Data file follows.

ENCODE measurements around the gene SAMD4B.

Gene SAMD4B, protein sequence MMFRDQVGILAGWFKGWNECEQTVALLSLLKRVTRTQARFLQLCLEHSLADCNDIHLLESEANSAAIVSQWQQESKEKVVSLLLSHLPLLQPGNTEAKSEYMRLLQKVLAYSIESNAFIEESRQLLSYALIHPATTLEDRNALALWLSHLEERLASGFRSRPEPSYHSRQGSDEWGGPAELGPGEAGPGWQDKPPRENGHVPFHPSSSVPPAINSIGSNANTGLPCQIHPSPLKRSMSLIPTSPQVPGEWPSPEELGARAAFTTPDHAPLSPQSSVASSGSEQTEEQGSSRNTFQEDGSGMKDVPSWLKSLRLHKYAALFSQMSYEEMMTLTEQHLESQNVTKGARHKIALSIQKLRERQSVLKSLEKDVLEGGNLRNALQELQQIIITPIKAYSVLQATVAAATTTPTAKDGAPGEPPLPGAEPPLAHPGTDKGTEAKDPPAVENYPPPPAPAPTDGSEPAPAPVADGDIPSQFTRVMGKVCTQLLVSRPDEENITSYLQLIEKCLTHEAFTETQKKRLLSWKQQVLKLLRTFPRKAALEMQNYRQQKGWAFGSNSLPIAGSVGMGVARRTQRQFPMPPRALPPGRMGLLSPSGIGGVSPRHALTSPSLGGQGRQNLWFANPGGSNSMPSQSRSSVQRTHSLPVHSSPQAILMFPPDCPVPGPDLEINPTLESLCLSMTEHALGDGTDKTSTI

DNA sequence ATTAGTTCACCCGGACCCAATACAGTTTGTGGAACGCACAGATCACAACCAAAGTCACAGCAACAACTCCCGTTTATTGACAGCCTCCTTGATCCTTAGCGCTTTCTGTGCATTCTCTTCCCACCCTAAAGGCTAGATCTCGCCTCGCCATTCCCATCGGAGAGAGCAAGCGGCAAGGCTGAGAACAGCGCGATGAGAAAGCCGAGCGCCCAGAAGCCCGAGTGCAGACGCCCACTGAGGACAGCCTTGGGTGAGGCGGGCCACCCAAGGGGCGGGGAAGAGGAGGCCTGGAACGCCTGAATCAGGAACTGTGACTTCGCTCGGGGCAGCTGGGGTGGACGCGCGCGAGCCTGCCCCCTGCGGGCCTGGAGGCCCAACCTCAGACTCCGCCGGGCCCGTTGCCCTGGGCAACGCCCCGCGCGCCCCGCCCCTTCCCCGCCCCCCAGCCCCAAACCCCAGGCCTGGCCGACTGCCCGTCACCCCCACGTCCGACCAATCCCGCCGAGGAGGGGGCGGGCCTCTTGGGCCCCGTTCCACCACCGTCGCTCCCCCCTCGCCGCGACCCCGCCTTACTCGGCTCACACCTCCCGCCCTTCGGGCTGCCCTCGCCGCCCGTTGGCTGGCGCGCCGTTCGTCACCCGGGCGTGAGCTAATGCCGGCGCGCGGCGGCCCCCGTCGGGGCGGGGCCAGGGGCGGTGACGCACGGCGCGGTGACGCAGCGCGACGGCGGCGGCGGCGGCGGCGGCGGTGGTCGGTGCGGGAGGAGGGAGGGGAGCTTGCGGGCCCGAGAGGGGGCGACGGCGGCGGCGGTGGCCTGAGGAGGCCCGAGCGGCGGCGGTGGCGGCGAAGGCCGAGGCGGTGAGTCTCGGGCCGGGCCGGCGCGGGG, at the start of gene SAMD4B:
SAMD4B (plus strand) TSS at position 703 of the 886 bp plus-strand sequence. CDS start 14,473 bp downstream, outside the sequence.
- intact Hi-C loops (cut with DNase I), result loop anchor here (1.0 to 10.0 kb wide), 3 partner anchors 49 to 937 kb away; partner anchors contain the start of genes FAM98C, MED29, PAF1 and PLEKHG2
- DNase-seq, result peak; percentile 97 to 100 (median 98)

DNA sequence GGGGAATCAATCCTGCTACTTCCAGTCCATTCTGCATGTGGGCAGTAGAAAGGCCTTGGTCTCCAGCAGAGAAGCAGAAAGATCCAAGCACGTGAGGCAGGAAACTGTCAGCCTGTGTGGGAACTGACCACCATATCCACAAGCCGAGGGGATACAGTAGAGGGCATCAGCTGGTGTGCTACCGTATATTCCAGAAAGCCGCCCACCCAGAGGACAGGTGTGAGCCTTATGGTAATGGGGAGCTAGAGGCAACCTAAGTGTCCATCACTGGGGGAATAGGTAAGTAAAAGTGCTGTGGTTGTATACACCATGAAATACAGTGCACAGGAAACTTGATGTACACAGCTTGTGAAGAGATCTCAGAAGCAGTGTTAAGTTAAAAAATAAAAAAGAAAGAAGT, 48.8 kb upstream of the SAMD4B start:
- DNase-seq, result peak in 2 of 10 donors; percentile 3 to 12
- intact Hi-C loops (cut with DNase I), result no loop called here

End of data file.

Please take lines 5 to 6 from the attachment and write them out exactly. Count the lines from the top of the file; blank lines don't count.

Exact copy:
- intact Hi-C loops (cut with DNase I), result loop anchor here (1.0 to 10.0 kb wide), 3 partner anchors 49 to 937 kb away; partner anchors contain the start of genes FAM98C, MED29, PAF1 and PLEKHG2
- DNase-seq, result peak; percentile 97 to 100 (median 98)